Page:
By Topic

Demonstration of an electronic dispersion compensator in a 100-km 10-Gb/s ring network

Sign In

Cookies must be enabled to login.After enabling cookies , please use refresh or reload or ctrl+f5 on the browser for the login options.

Formats Non-Member Member
$31 $13
Learn how you can qualify for the best price for this item!
Become an IEEE Member or Subscribe to
IEEE Xplore for exclusive pricing!
close button

puzzle piece

IEEE membership options for an individual and IEEE Xplore subscriptions for an organization offer the most affordable access to essential journal articles, conference papers, standards, eBooks, and eLearning courses.

Learn more about:

IEEE membership

IEEE Xplore subscriptions

4 Author(s)
Woodward, S.L. ; AT&T Labs-Res., Middletown, NJ, USA ; Sun-Yuan Huang ; Feuer, M.D. ; Boroditsky, M.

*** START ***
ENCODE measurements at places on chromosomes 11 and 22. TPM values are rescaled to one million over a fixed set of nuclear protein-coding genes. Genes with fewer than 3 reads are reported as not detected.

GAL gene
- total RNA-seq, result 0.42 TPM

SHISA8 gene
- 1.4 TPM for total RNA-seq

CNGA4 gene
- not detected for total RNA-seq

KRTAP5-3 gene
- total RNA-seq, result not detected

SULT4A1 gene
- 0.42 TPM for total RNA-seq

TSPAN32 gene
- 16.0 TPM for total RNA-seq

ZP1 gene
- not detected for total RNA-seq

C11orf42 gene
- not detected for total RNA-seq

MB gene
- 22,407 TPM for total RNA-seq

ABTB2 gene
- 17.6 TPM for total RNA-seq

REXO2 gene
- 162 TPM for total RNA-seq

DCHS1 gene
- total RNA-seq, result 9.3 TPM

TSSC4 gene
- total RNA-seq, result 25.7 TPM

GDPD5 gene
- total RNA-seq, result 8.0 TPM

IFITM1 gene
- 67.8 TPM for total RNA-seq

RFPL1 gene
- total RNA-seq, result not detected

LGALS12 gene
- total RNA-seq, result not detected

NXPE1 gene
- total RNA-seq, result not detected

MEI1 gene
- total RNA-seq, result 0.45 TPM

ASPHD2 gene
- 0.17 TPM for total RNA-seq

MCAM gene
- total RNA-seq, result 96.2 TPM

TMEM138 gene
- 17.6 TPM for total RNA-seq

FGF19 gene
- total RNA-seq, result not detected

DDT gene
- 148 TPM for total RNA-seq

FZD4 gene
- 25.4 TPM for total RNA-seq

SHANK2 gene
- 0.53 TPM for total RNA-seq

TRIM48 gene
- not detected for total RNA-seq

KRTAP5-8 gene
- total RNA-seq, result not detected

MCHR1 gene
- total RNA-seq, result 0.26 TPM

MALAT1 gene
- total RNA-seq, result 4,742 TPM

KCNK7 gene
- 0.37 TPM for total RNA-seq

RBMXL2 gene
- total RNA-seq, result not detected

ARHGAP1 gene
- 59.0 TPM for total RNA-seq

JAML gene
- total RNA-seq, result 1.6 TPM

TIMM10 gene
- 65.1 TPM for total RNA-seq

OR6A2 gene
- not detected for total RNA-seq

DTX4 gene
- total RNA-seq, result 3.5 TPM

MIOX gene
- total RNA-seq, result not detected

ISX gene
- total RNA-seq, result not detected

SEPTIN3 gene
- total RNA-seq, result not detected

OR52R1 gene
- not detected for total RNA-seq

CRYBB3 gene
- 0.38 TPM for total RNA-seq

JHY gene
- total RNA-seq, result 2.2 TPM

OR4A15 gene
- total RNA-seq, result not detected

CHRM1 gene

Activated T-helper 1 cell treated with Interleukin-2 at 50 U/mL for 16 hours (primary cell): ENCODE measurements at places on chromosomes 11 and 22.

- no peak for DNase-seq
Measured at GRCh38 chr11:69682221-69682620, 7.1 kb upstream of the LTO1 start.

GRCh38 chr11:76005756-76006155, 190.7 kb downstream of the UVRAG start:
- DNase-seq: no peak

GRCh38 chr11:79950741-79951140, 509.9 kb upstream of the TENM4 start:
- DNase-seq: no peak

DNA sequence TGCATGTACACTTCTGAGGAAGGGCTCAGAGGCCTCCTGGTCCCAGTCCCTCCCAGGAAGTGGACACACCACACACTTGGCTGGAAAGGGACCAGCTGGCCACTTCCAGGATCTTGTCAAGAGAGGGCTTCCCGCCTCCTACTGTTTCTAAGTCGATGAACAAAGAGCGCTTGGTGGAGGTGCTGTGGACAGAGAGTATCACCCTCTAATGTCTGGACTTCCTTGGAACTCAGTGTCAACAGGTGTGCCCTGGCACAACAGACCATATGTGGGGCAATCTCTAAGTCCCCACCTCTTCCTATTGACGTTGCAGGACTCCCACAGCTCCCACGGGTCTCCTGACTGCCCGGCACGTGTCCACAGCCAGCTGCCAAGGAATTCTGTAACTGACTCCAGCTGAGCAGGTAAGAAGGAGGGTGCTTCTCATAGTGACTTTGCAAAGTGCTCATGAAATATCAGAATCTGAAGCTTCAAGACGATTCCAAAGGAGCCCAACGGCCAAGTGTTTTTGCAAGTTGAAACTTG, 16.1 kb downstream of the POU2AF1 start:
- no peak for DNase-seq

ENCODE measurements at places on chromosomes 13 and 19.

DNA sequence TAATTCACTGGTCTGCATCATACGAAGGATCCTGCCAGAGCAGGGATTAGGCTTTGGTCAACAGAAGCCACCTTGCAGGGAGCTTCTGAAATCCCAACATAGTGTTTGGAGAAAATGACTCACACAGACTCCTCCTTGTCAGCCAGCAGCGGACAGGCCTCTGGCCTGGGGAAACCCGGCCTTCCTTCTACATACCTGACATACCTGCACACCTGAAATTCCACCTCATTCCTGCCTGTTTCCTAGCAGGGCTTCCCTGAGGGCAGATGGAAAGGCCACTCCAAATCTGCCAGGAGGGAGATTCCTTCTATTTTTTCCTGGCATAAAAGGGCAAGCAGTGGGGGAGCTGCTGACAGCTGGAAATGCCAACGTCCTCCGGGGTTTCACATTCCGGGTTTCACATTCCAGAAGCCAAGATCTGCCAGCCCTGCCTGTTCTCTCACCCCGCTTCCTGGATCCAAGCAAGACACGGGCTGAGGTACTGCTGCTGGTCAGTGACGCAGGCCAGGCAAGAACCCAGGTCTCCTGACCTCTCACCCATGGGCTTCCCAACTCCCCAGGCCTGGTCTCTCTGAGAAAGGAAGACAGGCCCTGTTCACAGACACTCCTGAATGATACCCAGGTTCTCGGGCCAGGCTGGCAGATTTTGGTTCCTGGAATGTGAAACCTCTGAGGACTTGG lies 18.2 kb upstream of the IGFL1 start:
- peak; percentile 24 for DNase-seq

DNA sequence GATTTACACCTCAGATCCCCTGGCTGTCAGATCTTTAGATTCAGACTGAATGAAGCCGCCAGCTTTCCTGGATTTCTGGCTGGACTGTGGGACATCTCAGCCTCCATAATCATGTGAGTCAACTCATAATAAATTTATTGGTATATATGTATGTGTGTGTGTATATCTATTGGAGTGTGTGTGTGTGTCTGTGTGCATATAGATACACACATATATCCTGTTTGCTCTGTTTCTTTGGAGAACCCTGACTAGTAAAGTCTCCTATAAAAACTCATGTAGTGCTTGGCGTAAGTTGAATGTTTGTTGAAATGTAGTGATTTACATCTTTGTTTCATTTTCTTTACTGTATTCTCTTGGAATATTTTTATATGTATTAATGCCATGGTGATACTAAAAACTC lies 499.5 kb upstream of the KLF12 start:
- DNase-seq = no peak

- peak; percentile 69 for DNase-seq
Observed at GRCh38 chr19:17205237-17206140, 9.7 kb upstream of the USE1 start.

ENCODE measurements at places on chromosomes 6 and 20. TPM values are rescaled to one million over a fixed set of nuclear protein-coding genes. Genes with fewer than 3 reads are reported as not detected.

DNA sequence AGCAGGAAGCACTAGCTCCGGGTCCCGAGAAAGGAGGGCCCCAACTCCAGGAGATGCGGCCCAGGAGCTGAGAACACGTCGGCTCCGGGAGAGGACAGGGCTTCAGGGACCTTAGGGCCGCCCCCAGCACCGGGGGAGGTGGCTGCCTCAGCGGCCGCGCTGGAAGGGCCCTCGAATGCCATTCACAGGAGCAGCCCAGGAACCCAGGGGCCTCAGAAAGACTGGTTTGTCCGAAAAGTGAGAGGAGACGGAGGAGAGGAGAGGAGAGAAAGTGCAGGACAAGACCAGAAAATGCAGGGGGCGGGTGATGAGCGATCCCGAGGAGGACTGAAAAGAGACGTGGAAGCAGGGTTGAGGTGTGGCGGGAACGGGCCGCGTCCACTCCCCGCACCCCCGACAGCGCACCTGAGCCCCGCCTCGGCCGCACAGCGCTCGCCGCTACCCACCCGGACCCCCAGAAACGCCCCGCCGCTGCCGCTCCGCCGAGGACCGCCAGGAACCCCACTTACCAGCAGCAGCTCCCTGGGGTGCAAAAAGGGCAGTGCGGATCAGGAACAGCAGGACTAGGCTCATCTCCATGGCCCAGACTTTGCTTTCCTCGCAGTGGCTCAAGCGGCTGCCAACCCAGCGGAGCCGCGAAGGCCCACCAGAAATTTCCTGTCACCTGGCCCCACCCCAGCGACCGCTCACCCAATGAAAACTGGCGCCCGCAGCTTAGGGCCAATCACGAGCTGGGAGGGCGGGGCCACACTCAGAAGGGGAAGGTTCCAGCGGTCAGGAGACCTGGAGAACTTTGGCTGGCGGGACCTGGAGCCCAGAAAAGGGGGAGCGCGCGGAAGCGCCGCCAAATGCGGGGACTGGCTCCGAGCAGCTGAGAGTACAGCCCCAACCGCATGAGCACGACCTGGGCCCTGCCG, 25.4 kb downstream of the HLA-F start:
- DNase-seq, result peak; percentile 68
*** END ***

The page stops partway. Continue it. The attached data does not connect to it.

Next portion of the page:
We experimentally demonstrate that an electronic dispersion compensator (EDC) can substantially improve the performance of a metropolitan area network. In our experimental testbed, the optical path varies in length from 20 to 80 km. Using an EDC increased the network's tolerance of transmitter impairments, and removed the need for other dispersion compensation. Unlike previous demonstrations of electronic equalization, which employed LiNbO/sub 3/ Mach-Zehnder modulators, we also used electroabsorption modulators (EAMs). Electroabsorption modulation is desirable in cost-sensitive applications, as EAMs are less expensive than LiNbO/sub 3/ modulators, and integration with the laser can lower the cost further. Unfortunately, the chirp in an EAM can be higher than that of a LiNbO/sub 3/ modulator, which decreases the link's tolerance to chromatic dispersion. We demonstrated that electronic signal processing can mitigate this, enabling the use of these less expensive modulators.

Published in:

Photonics Technology Letters, IEEE  (Volume:15 ,  Issue: 6 )